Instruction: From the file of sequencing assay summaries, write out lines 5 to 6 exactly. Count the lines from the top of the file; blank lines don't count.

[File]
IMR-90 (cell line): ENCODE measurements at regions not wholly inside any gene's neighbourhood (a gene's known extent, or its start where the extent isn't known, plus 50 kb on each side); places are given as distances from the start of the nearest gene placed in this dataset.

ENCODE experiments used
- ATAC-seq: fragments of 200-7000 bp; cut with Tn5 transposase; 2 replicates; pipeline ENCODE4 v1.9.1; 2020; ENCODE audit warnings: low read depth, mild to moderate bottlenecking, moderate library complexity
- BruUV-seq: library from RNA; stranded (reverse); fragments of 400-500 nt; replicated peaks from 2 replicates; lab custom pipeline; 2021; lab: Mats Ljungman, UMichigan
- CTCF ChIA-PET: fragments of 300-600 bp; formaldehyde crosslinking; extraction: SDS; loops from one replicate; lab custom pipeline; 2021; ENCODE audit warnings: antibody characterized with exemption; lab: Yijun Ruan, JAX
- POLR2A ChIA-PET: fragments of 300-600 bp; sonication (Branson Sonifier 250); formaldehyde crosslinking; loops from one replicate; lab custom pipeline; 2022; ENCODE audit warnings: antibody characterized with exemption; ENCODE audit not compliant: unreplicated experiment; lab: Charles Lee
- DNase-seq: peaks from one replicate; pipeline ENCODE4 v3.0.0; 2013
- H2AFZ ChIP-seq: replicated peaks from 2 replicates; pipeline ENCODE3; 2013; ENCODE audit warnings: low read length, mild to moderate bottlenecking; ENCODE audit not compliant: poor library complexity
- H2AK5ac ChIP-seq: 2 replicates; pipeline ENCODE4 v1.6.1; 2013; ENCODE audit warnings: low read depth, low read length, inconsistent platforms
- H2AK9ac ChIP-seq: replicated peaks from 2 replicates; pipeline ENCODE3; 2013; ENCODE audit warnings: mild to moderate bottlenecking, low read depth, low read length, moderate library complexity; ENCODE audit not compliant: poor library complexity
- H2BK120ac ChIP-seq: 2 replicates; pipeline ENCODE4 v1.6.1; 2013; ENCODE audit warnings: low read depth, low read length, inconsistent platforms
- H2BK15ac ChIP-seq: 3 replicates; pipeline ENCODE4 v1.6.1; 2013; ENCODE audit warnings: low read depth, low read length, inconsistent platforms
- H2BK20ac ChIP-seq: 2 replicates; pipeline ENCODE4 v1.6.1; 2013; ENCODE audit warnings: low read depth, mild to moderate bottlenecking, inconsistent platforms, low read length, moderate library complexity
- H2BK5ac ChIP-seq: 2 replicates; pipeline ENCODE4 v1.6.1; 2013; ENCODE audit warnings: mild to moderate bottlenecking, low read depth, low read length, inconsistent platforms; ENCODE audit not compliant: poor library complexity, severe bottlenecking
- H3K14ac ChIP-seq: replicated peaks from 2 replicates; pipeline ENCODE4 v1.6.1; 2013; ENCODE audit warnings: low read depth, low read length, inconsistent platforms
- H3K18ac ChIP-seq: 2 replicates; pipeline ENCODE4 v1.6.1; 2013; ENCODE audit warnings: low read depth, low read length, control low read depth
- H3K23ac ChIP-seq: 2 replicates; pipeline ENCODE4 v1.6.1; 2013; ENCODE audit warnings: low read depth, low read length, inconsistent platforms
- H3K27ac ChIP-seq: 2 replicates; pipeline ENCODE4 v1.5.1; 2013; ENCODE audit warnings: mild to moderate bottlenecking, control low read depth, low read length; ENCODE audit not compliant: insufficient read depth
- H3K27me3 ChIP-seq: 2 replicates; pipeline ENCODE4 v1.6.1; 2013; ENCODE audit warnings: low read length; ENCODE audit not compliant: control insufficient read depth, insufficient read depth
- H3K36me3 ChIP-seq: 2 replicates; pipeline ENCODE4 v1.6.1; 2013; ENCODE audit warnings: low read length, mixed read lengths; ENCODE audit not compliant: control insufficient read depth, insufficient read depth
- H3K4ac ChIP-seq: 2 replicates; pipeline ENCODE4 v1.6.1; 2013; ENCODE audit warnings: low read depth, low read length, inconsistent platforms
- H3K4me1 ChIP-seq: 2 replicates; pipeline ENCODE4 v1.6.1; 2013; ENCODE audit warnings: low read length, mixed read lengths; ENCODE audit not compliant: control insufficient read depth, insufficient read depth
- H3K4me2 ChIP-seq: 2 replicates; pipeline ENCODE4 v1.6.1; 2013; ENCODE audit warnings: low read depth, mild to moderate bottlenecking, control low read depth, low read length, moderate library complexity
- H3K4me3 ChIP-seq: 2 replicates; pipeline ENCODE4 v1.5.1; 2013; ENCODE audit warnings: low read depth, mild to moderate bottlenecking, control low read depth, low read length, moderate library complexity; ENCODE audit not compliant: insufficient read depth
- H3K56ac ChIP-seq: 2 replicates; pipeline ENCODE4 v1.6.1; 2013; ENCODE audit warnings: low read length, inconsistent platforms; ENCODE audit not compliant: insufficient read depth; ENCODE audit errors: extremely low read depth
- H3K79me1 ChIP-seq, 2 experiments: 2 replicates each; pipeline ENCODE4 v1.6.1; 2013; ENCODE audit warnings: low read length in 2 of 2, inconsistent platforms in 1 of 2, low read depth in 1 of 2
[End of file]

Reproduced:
- CTCF ChIA-PET: fragments of 300-600 bp; formaldehyde crosslinking; extraction: SDS; loops from one replicate; lab custom pipeline; 2021; ENCODE audit warnings: antibody characterized with exemption; lab: Yijun Ruan, JAX
- POLR2A ChIA-PET: fragments of 300-600 bp; sonication (Branson Sonifier 250); formaldehyde crosslinking; loops from one replicate; lab custom pipeline; 2022; ENCODE audit warnings: antibody characterized with exemption; ENCODE audit not compliant: unreplicated experiment; lab: Charles Lee